Is it possible to find unconditional love in a world of expectations?
Professor Joseph Barnes is attractive, intelligent, and successful–beloved by both his students and fellow university faculty. Despite her professional reservations, Alexis, the dean of Joe’s college, finds herself drawn to him and recognizes his interest in her.
But when Joe’s career begins to crumble, Alexis has to decide whether or not to rescue Joe from his circumstances. If she does save him, how can she be sure he loves her for herself–and not for what she can do for him? Can she fight the ghosts of the past that haunt them both?
Three well-intentioned friends and an ambitious department secretary complicate the delicate situation between Alexis and Joe in this modern retelling of the biblical story of Job. Thoughtful and clever, Blameless asks, what does it mean to love without expectations? And in the midst of losing it all, is it possible to find everything you’ve been looking for?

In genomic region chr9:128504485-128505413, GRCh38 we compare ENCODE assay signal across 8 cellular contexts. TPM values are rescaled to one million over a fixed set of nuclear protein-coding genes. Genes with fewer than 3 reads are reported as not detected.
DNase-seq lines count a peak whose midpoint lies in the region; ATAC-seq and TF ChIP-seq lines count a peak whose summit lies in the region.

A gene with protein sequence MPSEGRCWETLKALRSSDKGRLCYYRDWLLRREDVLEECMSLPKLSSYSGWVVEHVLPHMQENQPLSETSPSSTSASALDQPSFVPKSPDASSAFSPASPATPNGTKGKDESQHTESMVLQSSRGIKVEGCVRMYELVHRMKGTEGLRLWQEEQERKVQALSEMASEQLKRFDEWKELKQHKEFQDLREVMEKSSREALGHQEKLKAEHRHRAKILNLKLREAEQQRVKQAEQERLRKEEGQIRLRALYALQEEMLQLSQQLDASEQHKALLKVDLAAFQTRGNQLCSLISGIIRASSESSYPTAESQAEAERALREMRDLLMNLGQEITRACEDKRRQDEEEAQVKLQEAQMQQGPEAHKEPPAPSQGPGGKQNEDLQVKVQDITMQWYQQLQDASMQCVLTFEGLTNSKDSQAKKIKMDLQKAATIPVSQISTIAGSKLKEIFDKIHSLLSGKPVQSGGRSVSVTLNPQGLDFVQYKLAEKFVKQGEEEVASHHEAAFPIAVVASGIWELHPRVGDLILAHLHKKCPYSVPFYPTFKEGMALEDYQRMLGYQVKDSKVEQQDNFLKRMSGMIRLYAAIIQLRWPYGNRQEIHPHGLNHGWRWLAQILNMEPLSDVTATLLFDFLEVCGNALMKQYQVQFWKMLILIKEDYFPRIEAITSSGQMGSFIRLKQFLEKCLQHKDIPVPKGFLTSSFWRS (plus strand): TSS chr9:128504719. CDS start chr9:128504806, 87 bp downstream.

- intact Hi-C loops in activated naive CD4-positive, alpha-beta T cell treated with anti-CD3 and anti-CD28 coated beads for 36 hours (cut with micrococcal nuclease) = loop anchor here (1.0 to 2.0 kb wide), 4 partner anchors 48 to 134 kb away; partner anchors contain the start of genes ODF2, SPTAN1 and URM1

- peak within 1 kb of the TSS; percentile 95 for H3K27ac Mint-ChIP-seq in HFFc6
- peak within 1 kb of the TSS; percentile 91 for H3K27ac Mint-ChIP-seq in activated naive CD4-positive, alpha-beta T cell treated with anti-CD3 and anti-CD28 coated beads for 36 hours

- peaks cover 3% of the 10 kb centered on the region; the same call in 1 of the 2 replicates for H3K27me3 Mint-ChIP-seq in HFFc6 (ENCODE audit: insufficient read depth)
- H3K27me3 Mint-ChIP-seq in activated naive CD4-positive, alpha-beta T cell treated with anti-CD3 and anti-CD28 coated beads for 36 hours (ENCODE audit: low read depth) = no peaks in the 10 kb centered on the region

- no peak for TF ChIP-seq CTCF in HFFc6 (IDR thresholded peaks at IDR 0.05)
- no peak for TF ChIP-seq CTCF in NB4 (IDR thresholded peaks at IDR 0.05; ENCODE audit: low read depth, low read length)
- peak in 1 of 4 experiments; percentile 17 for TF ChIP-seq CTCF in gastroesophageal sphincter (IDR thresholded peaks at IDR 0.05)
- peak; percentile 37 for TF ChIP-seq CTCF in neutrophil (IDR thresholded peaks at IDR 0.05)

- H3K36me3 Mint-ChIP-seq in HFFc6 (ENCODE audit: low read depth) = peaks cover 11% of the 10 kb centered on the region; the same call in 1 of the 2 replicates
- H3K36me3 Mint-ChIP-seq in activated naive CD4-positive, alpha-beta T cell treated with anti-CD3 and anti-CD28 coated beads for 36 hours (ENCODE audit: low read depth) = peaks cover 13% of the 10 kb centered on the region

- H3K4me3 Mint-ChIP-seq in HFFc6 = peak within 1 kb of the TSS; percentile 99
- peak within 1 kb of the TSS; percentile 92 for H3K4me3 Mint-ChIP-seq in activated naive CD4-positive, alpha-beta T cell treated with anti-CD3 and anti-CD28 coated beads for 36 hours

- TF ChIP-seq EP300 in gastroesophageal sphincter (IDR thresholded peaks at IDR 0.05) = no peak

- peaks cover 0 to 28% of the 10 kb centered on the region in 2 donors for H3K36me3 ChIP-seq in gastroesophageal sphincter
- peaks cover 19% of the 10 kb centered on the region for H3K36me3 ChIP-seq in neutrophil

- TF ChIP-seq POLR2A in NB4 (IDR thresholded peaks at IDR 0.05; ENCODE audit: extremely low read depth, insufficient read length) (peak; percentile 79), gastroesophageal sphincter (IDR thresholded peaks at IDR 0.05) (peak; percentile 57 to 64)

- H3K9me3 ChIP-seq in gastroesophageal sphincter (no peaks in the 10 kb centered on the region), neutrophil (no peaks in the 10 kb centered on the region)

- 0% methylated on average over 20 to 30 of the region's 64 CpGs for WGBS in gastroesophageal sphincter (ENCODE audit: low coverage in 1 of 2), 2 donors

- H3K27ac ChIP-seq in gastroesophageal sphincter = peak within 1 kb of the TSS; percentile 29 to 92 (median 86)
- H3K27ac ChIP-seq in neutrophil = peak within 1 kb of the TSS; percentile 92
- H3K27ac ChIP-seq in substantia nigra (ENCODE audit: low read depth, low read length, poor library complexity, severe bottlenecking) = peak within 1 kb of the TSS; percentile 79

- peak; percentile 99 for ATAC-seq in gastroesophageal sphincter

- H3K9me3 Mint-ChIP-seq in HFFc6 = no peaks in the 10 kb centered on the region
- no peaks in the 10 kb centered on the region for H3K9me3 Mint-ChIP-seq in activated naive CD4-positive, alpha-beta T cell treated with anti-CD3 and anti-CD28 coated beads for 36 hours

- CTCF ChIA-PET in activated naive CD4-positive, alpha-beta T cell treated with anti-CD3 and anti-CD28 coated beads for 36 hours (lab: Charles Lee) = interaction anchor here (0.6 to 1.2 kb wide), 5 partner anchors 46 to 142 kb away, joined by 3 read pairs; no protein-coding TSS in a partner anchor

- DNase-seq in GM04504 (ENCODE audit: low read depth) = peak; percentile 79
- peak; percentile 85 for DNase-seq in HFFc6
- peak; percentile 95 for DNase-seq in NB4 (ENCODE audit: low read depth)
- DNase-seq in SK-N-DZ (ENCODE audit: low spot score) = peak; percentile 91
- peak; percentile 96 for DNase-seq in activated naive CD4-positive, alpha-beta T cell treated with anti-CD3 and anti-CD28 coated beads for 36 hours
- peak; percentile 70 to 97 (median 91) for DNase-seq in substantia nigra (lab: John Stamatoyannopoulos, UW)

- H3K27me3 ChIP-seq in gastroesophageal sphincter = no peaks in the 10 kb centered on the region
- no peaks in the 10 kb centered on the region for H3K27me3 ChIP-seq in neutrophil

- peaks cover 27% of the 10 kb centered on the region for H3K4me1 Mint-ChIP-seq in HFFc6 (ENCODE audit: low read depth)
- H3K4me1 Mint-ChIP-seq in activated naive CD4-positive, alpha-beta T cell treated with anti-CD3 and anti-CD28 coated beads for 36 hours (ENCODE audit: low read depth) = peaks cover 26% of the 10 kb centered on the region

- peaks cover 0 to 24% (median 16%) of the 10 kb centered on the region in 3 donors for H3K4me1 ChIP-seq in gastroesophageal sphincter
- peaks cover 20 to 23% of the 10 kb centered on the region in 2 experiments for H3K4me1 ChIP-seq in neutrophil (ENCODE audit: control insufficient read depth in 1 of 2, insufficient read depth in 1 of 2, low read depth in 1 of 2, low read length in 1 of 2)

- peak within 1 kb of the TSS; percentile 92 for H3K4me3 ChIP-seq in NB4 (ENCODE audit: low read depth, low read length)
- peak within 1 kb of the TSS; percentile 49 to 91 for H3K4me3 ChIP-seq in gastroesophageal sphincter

Lemmons's latest intermingles a contemporary tale about injustice with references to Nathaniel Hawthorne's life and writing, and sprinkles the story with symbolic references to Job. Dr. Alexis Hartnett is a tough, divorced college dean who becomes enamored of the cynical, divorced professor Joe Barnes. Joe has a mysterious past, evinced by a 12-year gap in his teaching experience, and Hartnett's assistant Lucille "Lucy" Conn, who dislikes Joe, is on the warpath to discover his secrets. Snippets from Joe's manuscript on Hawthorne that speak to his tenuous situation at the school are woven throughout, and predictable pearls of wisdom are offered from Alexis's minister's sermons Lemmons (Jabez; Daughters of Faith series) never builds a convincing case for why Lucy is so determined to investigate Joe's past, which should be a pivotal plot element. The author's descriptions can become awkward; loneliness "plumed out of his pores like cheap perfume," and windshield wipers screech across the icy windshield "like twin metronomes from hell." However, Lemmons does well painting the camaraderie between academics, and depicting their trials and tribulations. Some faith fiction readers will appreciate his look at God and the problem of unjust suffering.